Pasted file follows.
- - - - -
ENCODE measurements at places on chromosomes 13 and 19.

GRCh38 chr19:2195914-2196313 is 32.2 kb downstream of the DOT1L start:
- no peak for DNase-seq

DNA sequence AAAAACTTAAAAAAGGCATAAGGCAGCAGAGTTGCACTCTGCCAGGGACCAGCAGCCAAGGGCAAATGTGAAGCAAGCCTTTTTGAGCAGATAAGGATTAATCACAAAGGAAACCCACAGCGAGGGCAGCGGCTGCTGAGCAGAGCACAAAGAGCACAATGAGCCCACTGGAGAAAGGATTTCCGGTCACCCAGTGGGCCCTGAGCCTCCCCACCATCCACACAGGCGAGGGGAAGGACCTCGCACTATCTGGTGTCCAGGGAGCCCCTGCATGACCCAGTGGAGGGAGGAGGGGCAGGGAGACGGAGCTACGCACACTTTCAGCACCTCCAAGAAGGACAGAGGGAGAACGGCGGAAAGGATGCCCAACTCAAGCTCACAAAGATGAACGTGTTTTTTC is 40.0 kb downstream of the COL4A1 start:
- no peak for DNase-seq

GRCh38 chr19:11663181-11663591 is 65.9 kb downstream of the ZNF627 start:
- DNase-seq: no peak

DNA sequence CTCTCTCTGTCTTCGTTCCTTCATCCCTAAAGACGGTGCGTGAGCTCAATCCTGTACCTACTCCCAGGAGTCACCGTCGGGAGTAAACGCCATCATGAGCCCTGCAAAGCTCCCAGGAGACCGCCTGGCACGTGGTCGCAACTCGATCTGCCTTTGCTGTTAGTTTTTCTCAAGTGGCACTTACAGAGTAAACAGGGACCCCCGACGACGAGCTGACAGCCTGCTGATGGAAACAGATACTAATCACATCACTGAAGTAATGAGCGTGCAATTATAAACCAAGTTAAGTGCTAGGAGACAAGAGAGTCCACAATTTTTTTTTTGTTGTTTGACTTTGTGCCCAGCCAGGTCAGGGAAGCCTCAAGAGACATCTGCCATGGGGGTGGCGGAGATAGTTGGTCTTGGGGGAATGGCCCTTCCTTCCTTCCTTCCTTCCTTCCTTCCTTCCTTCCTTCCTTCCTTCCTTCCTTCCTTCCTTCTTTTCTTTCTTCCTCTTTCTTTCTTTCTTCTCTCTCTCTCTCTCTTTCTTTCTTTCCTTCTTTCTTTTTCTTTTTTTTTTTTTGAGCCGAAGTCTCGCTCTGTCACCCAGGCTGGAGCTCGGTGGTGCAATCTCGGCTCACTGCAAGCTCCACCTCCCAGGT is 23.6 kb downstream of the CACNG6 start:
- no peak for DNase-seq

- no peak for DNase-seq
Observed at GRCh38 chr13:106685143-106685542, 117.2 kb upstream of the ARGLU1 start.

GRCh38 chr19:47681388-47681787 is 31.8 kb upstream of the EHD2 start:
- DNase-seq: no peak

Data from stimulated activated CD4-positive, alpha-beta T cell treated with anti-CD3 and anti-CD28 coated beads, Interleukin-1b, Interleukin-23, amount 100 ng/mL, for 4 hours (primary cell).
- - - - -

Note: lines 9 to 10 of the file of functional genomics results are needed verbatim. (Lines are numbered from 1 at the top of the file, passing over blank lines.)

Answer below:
- no peak for DNase-seq

- no peak for DNase-seq